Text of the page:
Zircon program loading and dynamic linking

In Zircon, the kernel is not directly involved in normal program loading. Instead, the kernel provides the building blocks from which userspace program loading is built, such as Virtual Memory Objects, processes, Virtual Memory Address Regions, and threads.

Note: The only time that the kernel is involved in program loading is when you bootstrap the userspace environment at system startup. See userboot for more information.

ELF and the system ABI

The standard Zircon userspace environment uses the Executable and Linkable Format (ELF) for machine-code executable files, and provides a dynamic linker and C/C++ execution environment based on ELF. Zircon processes can use system calls only through the Zircon vDSO, which is provided by the kernel in ELF format and uses the C/C++ calling conventions common to ELF-based systems.

Userspace code (given the appropriate capabilities) can use system calls to directly create processes and load programs without using ELF, but Zircon's standard ABI for machine code uses ELF as described here.

Background: Traditional ELF program loading

ELF was introduced with Unix System V Release 4 and became the common standard executable file format for most Unix-like systems. In these systems, the kernel integrates program loading with filesystem access using the POSIX execve API. There are some variations in how these systems load ELF programs, but most follow this pattern:

  1. The kernel loads the file by name, and checks whether it's ELF or some other kind of file that system supports. This is where #! script handling is done, and non-ELF format support when present.

  2. The kernel maps the ELF image according to its PT_LOAD program headers. For an ET_EXEC file, this places the program‘s segments at fixed addresses in memory specified in p_vaddr. For an ET_DYN file, the system chooses the base address where the program’s first PT_LOAD gets loaded, and following segments are placed according to their p_vaddr relative to the first segment's p_vaddr. Usually the base address is chosen randomly (ASLR).

  3. If there was a PT_INTERP program header, its contents (a range of bytes in the ELF file given by p_offset and p_filesz) is looked up as a file name to find another ELF file called the ELF interpreter. This must be an ET_DYN file. The kernel loads it in the same way as it loaded the executable, but always at a location of its own choosing. The interpreter program is usually the ELF dynamic linker with a name like /lib/ld.so.1 or /lib/ld-linux.so.2, but the kernel loads whatever file is named.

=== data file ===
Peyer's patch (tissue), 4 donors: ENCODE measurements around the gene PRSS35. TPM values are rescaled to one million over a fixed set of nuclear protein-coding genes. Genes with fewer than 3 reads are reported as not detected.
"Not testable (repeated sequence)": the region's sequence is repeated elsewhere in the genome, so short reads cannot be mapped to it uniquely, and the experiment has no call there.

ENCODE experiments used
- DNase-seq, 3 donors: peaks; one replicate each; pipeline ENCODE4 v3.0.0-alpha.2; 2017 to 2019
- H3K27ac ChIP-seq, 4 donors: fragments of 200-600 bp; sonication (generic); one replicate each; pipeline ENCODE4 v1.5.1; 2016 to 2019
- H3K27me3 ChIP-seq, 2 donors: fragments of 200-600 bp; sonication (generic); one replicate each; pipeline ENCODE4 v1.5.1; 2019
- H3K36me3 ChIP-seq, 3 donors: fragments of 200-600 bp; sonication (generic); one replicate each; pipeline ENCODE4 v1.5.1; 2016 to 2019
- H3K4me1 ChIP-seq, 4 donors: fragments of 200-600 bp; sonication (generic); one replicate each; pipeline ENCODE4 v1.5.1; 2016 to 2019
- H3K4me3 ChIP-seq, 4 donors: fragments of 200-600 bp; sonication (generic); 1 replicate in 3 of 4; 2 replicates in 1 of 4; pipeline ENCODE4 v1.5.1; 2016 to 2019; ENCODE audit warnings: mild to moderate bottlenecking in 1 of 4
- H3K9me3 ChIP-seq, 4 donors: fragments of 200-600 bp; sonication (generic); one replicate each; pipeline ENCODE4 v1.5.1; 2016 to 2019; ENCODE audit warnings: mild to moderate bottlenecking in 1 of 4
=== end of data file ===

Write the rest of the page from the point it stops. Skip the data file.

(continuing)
4. The kernel sets up the stack and registers for the initial thread, and starts the thread running with the PC at the chosen entry point address.

    • The entry point is the e_entry value from the ELF file header, adjusted by base address. When there was a PT_INTERP, the entry point is that of the interepreter rather than the main executable.
    • There is an assembly-level protocol of register and stack contents that the kernel sets up for the program to receive its argument and environment strings and an auxiliary vector of useful values. When there was a PT_INTERP, these include the base address, entry point, and program header table address from the main executable‘s ELF headers. This information allows the dynamic linker to find the main executable’s ELF dynamic linking metadata in memory and do its work. When dynamic linking startup is complete, the dynamic linker jumps to the main executable's entry point address.

Zircon program loading is inspired by this tradition, but does it somewhat differently. A key reason for the traditional pattern of loading the executable before loading the dynamic linker is that the dynamic linker's randomly-chosen base address must not intersect with the fixed addresses used by an ET_EXEC executable file. Zircon does not support fixed-address program loading (ELF ET_EXEC files) at all, only position-independent executables or PIEs, which are ELF ET_DYN files.

Filesystems are not part of the lower layers of Zircon API. Instead, program loading is based on VMOs and on IPC protocols used through channels.

A program loading request starts with:

  • A handle to a VMO containing the executable file (ZX_RIGHT_READ and ZX_RIGHT_EXECUTE rights are required)
  • A list of argument strings (to become argv[] in a C/C++ program)
  • A list of environment strings (to become environ[] in a C/C++ program)
  • A list of initial handles, each with a handle info entry

Three types of file are handled:

A script file starting with #!